Brands should participate in surveys like Better Buying, which allow suppliers to rank brands’ purchasing practices and report where they stand in the results; use sophisticated labor costing tools that account for the costs of labor and social compliance, like those developed by the Fair Wear Foundation; and participate in initiatives that combine collective brand reform on purchasing practices with sectoral collective bargaining agreements, like the ACT (Action, Collaboration, Transformation) initiative. They should report publicly on the numbers of unions and collective bargaining agreements in their suppliers and on steps they take to improve purchasing practices that affect factory operations.
Governments should introduce laws making human rights due diligence in companies’ global supply chains mandatory, and these laws should also include measures to monitor and rectify their business practices.
“Consumers should not let brands claim credit for merely having policies on paper, or joining initiatives with lofty goals, unless they are transparent about the results,” Kashyap said. “What’s urgently needed is for companies to show consumers, investors, workers, and labor advocates what they have done to change poor purchasing practices.”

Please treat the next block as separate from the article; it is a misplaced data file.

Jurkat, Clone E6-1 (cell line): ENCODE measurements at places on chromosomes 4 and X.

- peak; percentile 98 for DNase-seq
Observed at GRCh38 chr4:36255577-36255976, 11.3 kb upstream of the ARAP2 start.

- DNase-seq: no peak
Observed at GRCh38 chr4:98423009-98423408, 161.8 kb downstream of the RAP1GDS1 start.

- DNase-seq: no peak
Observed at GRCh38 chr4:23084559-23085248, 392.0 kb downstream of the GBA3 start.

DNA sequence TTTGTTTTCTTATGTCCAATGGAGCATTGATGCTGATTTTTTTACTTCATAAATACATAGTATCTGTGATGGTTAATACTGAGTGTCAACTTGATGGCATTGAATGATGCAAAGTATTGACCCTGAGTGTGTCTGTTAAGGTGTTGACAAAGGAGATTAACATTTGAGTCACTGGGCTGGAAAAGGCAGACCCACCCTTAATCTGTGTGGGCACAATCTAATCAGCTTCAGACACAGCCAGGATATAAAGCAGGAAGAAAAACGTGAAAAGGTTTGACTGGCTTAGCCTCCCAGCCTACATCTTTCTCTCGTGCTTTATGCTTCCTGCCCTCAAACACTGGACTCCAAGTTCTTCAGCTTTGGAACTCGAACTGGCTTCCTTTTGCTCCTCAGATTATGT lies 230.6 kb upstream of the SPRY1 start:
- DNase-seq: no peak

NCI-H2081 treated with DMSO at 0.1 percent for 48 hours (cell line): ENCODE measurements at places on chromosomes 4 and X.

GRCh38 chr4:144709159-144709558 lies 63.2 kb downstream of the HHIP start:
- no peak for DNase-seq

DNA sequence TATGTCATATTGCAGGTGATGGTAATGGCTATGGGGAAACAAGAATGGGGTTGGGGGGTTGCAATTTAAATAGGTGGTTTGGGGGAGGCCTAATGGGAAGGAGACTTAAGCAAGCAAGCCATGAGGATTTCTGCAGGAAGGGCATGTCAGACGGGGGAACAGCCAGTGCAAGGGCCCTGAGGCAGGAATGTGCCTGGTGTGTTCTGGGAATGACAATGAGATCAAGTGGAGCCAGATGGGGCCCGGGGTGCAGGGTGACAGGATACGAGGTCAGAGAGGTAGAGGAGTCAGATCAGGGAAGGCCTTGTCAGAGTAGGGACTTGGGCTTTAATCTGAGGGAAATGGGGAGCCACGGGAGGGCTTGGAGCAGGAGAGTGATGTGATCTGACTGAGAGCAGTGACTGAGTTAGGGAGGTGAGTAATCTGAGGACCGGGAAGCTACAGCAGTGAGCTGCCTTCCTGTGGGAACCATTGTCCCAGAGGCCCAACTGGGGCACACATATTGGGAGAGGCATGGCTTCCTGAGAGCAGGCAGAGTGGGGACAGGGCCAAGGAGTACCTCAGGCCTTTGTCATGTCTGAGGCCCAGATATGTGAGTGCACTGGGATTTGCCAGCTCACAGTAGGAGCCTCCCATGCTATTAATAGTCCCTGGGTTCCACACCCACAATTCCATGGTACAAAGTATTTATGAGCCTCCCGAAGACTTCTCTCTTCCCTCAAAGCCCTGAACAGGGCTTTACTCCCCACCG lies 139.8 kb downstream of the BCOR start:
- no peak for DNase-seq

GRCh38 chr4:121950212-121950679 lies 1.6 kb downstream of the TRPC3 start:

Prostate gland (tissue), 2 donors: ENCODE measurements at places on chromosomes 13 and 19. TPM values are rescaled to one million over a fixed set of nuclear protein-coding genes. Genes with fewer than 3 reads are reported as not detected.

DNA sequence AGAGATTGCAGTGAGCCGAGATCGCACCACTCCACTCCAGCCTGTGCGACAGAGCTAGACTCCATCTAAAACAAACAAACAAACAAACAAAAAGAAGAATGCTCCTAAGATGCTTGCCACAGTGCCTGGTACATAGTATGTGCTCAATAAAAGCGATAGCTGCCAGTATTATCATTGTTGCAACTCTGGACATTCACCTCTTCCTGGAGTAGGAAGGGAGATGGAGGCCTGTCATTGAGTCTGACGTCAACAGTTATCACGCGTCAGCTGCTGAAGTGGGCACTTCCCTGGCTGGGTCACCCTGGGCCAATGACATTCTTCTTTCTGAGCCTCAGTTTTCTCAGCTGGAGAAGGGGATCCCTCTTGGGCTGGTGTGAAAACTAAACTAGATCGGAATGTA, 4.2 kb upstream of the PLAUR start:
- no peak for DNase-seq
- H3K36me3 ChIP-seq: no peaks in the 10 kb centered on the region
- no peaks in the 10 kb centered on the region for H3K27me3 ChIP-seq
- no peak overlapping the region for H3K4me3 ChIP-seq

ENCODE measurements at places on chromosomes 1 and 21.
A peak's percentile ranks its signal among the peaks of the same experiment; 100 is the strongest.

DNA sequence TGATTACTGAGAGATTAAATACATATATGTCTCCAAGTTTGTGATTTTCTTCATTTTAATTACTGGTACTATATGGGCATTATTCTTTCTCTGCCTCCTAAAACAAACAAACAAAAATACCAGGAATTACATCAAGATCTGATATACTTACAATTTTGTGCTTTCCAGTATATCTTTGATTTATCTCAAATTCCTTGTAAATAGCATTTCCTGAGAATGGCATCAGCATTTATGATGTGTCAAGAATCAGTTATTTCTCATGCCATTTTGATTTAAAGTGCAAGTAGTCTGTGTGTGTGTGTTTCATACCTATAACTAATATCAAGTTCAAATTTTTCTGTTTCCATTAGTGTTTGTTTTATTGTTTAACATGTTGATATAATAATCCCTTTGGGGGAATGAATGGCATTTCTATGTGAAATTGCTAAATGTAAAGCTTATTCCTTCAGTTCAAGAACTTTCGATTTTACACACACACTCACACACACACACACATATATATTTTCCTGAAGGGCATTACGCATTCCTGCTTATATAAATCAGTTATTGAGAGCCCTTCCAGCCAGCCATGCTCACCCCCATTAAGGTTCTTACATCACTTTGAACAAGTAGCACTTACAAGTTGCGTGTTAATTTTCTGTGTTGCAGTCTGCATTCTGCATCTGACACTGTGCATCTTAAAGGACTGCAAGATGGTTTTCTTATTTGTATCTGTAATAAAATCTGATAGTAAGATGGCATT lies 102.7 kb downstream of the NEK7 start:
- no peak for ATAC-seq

“The pressure on sourcing teams and buyers is always about finding a better [lower] price [for production at a factory]. …What isn’t done is the active connection of the risk of pushing in one place [price] and the result comes to bear in another place [factory working conditions]. That’s about business model.”